Of all the indelible moments we’ve had on SANDCAST these past two years — and there have been countless many, with massive lifetime milestones from both Tri Bourne and myself — none stood out quite like the moments after our latest podcast, which was recorded on Monday and published today.
For the first year and a half, our typical post-show routine was almost college-ish: We’d barbeque, drink a few beers, watch some football, Netflix, YouTube, whatever. Sometimes Trevor Crabb would come over and hang. Gabby Bourne, Tri’s amazing wife and resident ‘Pod Mama.’ as we’ve affectionately dubbed her — she’s the one who built our studio, by the way — would invariably be present, joining the boys.
It’s not that those days are over, but things have certainly changed, in all the best ways possible. After we recorded the show on Monday, an exhausted Pod Mama walked upstairs, a crying newborn, Naia Zuri Bourne, in tow. She passed her off to Tri, and now instead of cradling a Kona or a small glass of red, he was cradling his infant. Listening to Twinkle Twinkle Little Star. Anything to put Naia to sleep.
Life comes at you fast.
“That evolution of where I was, and all of the things that have happened since then, it all started with the SANDCAST,” he says on the episode, and he does say this jokingly, because, obviously, there are a lot more important things that have been changing the direction of Bourne’s life. But the podcast, in its 110th episode, has been there to document it all.
It was there, on episode one, to document Bourne when he was deep in the throes of his now-famous autoimmune disease.
“The New Tri Bourne: Buddha Tri Bourne,” is what we dubbed that episode, which, in retrospect, is a funny name, because now that is such an old version of Tri Bourne it hardly seems to exist anymore. That Tri Bourne wasn’t allowed to sweat – “I wanted to sweat,” he said, “but I literally wasn’t allowed to.” He wasn’t allowed to jump, or to lift weights, or to play the sport that is his lifeblood and how he supports his growing family.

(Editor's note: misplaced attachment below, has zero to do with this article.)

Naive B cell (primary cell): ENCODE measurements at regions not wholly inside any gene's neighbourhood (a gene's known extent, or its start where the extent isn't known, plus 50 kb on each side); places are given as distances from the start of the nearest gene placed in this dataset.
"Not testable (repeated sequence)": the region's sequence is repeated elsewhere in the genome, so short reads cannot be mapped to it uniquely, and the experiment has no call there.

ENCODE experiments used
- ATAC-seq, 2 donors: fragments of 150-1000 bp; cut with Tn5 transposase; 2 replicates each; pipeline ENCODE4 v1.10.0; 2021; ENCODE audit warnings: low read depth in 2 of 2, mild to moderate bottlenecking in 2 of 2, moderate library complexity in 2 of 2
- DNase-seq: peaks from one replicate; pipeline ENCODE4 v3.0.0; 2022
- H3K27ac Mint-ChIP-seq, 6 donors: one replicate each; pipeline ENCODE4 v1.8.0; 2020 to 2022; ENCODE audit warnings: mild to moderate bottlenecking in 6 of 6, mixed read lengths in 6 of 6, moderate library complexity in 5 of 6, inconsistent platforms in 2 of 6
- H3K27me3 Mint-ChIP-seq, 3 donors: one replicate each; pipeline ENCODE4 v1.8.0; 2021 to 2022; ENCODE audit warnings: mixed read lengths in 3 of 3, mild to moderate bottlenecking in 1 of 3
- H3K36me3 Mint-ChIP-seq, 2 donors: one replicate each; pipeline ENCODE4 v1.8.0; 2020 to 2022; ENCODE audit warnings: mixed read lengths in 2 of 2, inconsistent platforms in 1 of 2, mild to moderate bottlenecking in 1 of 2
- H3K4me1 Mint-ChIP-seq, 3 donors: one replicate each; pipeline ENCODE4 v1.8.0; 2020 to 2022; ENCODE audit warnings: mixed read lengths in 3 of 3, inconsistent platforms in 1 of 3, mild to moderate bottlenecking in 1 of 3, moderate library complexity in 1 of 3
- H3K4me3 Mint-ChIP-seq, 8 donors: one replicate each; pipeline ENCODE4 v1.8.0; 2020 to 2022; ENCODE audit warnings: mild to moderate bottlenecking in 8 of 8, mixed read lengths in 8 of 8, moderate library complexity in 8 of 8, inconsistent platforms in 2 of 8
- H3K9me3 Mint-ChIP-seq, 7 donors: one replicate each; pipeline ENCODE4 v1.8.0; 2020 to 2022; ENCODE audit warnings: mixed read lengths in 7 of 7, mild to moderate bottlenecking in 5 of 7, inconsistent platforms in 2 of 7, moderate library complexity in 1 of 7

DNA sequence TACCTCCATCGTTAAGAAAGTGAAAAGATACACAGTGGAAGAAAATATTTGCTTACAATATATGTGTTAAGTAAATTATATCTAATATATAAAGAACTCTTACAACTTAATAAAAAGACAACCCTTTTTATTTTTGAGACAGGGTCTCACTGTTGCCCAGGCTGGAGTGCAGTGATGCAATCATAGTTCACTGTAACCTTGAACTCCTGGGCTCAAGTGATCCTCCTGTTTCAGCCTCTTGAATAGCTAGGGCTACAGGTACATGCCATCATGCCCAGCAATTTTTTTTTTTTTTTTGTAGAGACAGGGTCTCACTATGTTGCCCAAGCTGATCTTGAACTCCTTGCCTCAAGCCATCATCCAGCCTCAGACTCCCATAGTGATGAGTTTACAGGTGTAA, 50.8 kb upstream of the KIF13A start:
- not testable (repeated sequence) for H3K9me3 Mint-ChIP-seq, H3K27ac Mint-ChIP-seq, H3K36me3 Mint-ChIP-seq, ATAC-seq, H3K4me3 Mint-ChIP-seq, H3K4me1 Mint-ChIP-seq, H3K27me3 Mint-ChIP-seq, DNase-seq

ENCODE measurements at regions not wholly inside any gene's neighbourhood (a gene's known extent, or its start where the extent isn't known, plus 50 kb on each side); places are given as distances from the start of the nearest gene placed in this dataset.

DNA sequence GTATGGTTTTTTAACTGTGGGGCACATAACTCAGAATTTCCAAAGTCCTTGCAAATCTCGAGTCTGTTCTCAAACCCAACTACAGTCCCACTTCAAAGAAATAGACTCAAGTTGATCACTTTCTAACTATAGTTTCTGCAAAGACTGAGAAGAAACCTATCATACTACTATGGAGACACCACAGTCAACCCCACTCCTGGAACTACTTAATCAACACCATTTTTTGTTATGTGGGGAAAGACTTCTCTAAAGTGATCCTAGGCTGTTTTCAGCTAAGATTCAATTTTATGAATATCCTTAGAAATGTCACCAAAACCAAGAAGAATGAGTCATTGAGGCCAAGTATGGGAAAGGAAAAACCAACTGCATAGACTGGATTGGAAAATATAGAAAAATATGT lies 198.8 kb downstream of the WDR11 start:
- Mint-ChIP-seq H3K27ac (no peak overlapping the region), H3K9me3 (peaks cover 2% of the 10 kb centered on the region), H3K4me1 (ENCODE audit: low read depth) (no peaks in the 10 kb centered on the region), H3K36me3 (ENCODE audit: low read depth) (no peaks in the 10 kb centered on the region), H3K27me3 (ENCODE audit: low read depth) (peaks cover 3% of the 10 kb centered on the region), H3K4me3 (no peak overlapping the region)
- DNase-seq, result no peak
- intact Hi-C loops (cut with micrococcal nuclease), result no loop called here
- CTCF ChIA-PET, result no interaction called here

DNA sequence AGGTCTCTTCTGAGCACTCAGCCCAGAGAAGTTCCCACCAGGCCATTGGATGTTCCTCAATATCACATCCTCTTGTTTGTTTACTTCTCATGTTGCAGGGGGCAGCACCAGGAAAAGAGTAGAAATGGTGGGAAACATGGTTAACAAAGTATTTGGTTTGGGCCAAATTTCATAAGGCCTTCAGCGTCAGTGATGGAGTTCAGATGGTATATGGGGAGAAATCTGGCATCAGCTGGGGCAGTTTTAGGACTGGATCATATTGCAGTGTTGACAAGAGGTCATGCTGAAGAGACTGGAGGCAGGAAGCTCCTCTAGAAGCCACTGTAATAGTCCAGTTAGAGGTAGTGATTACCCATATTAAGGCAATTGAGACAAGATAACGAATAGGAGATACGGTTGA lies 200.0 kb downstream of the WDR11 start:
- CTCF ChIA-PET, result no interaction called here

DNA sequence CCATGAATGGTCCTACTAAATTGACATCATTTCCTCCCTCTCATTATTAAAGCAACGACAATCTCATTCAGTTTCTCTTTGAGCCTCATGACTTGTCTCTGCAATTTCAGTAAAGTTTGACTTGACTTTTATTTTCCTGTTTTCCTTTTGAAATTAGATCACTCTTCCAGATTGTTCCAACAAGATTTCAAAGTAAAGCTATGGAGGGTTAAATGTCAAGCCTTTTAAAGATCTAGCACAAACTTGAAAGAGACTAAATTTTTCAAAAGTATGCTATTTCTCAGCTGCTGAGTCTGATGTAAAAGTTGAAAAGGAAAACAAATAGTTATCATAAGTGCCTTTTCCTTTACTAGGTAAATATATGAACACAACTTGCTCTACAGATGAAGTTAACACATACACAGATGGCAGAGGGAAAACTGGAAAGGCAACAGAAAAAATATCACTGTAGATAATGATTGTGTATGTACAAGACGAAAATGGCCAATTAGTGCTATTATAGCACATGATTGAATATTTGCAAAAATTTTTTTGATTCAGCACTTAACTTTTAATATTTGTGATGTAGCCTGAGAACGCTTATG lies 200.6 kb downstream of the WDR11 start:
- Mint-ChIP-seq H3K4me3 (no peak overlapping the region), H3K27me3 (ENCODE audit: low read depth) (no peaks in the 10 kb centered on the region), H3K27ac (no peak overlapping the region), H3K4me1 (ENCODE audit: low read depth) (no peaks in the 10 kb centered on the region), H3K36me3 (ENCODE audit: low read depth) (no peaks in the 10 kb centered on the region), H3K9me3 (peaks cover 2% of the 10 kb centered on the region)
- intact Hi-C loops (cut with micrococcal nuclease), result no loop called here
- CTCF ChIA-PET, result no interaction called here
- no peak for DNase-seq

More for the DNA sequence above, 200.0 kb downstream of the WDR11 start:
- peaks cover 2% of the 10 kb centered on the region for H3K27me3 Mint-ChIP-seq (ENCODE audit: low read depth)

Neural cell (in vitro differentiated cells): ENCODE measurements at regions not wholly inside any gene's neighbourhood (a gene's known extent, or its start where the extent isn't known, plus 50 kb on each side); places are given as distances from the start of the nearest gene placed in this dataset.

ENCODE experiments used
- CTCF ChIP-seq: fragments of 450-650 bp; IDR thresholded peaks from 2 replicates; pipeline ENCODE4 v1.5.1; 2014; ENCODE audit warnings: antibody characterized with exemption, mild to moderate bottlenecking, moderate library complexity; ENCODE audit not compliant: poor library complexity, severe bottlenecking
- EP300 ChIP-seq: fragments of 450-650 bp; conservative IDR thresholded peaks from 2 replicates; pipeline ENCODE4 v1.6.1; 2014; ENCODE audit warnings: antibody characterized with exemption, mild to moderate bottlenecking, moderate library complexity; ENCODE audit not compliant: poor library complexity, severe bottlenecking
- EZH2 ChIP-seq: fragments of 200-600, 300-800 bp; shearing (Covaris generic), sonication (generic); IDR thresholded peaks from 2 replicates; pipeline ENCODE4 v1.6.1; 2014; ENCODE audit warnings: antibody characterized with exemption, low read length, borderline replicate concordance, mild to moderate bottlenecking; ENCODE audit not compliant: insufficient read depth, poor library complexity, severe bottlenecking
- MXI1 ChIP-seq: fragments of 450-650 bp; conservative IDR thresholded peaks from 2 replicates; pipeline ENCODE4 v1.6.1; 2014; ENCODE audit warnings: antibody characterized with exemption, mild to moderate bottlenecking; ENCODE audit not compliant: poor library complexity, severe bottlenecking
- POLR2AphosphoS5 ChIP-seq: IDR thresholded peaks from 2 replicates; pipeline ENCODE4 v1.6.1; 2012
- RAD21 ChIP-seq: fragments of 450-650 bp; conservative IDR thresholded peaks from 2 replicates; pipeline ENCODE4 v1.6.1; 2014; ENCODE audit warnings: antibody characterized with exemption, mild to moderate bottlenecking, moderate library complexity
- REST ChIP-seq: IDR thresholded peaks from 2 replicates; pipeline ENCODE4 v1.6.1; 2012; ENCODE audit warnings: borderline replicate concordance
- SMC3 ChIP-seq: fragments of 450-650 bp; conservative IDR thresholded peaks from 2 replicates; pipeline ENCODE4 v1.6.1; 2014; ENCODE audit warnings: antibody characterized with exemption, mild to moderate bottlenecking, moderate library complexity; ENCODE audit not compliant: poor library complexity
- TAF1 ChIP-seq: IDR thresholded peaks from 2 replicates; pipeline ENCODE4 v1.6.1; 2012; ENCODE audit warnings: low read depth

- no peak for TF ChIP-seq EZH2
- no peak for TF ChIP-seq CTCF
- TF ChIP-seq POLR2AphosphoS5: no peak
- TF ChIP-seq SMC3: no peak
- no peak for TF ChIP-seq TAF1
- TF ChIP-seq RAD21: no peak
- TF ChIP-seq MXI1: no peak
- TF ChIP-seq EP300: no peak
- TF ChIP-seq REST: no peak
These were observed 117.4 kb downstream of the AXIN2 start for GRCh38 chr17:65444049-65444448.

Now he’s ranked No. 1 in the Olympic race among American teams.
“Yeah,” he said, “that is crazy.”
The podcast was there to document the publication of my first non-fiction book, We Were Kings, just as it was there to document my first main draw, in Austin of 2018 with Raffe Paulis. It was there to document Bourne’s return to beach volleyball, in Manhattan Beach of 2018, which seemed to just be a one-off with his buddy Trevor Crabb, but then it became more. It became a partnership for the next event, in Chicago, where they finished fifth, and the next, in Hawai’i, where they beat Phil Dalhausser and Nick Lucena and wound up taking third.
Now, should they continue to play well on the World Tour, they could be Olympians in Tokyo in eight months. With an extra fan, Naia Bourne, cheering him on from home. With a podcast to document the journey, as it has for the last two years.
“In this situation,” Bourne said of the year-and-a-half in which his autoimmune disease sidelined him, “I had to rethink it all. I was like ‘Alright, all I know is, I want to come out of this better than I was before.’ So I just planned it out. Assuming I was going to get better, I had to stay solid to that mindset: ‘Ok, I’m going to get better, I’m going to get back to where I was, what do I want to have gained from this?’”
He has gained more than he could have ever imagined. He’s switched partners, switched positions, switched roles in life from a newlywed to a dad of a baby girl. He’s written a forward for a book, come back from an autoimmune disease and, remarkably, recorded a career-high finish at the World Championships, claiming fourth with Crabb in Hamburg, Germany.
Meanwhile, when Tri and I launched the podcast, I didn’t own a passport. By the end of this year, I’ll have been to 10 countries.
Life takes you places. This sport takes you places.
And gosh is it fun to have a podcast to record every step of the ride.